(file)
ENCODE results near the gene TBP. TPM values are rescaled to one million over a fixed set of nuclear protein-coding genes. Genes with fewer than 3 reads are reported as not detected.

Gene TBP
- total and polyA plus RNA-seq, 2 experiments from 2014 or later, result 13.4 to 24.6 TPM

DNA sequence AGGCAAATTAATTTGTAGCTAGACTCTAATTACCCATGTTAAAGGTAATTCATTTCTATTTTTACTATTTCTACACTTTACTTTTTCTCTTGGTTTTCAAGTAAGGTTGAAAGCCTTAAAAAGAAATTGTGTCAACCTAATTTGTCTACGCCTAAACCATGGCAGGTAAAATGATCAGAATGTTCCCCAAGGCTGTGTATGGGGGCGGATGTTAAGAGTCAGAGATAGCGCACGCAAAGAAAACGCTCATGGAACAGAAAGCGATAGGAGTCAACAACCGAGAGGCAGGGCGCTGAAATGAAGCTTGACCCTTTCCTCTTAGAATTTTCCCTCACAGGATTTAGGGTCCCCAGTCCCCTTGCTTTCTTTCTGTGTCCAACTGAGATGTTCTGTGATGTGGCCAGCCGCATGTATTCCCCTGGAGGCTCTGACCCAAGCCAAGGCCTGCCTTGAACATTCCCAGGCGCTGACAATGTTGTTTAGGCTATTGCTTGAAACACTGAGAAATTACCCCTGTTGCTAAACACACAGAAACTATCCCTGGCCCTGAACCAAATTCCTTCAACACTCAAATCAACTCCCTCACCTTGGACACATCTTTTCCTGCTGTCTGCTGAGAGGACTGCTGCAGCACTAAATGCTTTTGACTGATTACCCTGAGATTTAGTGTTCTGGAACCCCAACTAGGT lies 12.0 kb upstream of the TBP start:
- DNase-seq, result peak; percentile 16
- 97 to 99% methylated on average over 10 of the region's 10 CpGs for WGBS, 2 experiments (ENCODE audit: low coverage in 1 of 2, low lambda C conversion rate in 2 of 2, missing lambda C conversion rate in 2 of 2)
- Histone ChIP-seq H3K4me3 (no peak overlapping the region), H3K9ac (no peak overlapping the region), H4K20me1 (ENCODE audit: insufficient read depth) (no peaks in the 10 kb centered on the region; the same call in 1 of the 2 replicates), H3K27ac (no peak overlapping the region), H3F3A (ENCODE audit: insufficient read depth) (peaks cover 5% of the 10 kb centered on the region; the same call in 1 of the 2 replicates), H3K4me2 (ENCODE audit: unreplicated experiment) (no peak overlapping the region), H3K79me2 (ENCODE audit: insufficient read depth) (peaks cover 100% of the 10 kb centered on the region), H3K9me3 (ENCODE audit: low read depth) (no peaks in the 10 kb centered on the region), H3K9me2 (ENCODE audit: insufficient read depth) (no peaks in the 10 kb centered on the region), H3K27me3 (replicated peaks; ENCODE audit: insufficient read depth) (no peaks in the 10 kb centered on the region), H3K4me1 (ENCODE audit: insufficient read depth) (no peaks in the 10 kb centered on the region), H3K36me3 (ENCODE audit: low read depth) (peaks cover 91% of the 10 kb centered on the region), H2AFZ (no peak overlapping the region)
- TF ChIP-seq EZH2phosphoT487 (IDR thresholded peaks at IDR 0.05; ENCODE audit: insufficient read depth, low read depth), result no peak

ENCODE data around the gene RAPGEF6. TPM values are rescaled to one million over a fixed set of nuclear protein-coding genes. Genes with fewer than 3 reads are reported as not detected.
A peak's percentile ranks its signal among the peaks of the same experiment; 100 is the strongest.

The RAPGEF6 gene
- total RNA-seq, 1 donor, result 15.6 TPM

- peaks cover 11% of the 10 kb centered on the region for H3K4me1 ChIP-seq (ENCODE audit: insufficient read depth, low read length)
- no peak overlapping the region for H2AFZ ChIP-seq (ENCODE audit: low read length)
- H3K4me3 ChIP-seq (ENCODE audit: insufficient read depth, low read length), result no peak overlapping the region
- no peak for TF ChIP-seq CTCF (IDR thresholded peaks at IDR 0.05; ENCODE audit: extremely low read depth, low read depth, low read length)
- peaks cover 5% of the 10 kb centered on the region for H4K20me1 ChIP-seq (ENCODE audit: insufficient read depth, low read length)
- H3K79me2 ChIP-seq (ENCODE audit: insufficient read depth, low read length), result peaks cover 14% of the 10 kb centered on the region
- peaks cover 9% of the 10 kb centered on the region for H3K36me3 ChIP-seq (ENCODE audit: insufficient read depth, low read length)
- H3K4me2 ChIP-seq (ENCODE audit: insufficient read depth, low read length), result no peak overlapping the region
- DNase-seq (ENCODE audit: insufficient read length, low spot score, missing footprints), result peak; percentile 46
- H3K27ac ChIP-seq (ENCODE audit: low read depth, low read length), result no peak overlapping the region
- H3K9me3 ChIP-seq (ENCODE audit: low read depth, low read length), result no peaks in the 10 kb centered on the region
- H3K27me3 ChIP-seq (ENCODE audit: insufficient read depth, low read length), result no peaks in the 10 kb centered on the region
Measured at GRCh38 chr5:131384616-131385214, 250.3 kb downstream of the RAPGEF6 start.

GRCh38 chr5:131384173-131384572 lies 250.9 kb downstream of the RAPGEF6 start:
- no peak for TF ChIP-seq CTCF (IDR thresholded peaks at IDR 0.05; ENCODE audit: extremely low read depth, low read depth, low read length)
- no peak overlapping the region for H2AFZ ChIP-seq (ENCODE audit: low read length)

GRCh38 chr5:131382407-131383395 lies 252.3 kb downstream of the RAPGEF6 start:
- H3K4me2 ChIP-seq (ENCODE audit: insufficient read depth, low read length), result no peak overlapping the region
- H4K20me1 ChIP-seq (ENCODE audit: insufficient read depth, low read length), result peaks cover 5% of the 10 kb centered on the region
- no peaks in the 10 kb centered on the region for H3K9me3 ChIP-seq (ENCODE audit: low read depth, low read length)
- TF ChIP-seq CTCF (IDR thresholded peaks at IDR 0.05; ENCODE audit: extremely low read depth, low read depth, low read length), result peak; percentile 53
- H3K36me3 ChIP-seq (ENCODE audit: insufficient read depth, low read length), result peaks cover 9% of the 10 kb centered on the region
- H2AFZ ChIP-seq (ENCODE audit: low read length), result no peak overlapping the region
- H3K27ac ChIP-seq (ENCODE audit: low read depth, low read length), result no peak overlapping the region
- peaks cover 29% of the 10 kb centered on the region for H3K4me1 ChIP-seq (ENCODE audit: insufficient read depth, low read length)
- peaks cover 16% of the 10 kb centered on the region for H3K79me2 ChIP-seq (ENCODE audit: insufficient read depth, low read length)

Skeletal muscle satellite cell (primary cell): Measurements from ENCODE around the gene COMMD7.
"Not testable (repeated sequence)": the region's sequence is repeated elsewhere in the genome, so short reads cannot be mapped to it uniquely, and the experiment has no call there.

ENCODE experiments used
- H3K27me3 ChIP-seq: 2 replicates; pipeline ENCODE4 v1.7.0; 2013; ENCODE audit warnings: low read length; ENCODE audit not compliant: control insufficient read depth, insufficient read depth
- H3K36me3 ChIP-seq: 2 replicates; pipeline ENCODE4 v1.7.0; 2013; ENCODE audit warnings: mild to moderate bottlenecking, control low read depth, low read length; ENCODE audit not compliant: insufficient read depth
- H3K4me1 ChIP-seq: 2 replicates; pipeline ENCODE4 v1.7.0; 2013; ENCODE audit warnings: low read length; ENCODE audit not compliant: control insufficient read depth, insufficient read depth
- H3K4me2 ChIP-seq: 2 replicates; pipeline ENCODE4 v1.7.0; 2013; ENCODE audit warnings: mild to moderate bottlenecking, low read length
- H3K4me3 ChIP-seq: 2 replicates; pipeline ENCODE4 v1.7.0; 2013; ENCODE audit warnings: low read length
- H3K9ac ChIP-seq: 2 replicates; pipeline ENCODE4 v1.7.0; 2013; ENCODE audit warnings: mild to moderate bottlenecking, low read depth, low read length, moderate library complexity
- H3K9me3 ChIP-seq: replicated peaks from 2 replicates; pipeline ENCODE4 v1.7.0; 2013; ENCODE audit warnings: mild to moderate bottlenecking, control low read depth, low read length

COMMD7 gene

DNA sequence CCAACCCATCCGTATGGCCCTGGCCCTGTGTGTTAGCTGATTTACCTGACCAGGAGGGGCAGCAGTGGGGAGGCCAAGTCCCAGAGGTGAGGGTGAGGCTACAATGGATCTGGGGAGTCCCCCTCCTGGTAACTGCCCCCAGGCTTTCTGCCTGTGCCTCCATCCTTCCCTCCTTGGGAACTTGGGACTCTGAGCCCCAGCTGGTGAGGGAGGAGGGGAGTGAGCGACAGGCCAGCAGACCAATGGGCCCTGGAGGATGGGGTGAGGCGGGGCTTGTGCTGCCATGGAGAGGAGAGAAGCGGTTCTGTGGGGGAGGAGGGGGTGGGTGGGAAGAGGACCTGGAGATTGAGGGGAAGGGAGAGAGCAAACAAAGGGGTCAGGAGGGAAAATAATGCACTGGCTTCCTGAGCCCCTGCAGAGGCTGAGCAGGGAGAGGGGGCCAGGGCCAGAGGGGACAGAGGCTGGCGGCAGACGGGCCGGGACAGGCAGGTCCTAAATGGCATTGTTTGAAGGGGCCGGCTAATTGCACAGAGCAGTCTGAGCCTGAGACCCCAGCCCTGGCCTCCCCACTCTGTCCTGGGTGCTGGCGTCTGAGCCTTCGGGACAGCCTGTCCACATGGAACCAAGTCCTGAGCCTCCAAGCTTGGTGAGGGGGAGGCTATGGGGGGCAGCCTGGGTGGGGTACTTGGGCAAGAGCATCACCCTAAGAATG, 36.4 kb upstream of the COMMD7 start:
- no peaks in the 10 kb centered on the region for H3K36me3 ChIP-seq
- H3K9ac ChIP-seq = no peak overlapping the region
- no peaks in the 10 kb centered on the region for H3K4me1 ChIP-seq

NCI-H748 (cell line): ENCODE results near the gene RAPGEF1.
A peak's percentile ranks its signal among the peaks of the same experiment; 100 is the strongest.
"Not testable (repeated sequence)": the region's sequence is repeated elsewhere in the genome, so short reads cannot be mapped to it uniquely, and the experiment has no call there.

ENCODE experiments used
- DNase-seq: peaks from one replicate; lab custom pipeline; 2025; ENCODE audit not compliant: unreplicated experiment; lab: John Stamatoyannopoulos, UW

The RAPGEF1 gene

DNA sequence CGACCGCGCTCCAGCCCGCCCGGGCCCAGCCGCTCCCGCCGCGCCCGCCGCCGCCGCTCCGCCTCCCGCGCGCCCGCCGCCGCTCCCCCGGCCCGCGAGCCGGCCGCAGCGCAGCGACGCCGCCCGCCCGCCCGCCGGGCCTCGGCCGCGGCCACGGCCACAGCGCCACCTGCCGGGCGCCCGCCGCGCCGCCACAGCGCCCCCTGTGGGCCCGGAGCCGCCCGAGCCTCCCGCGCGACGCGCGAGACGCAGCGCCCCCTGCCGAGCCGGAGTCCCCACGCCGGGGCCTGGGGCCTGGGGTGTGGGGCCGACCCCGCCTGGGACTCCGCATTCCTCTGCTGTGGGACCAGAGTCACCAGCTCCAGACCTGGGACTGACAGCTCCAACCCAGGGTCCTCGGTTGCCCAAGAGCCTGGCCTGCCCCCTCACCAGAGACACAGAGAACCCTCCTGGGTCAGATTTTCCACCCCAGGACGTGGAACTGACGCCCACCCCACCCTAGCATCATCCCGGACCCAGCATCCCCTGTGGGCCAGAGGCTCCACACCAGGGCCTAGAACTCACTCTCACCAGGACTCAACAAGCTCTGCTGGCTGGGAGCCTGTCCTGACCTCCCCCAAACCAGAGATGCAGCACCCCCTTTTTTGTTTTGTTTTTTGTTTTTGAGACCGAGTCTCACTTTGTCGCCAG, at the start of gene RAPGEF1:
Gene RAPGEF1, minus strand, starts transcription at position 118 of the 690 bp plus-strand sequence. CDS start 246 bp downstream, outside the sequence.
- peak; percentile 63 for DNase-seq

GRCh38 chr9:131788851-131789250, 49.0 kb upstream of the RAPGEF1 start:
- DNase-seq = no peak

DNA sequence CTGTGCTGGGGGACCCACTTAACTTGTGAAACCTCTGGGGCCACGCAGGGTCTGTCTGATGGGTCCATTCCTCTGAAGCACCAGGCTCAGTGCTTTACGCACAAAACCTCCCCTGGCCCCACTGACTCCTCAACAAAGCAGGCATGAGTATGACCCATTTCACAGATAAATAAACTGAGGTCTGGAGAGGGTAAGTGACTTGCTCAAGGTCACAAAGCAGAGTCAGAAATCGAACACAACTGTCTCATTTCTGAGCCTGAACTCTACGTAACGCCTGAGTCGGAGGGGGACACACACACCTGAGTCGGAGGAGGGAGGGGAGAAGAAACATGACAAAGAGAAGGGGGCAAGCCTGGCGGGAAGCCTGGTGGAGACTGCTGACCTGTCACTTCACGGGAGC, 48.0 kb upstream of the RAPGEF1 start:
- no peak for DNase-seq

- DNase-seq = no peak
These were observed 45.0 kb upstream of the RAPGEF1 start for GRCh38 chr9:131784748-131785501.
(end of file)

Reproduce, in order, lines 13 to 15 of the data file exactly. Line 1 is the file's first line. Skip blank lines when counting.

- peaks cover 11% of the 10 kb centered on the region for H3K4me1 ChIP-seq (ENCODE audit: insufficient read depth, low read length)
- no peak overlapping the region for H2AFZ ChIP-seq (ENCODE audit: low read length)
- H3K4me3 ChIP-seq (ENCODE audit: insufficient read depth, low read length), result no peak overlapping the region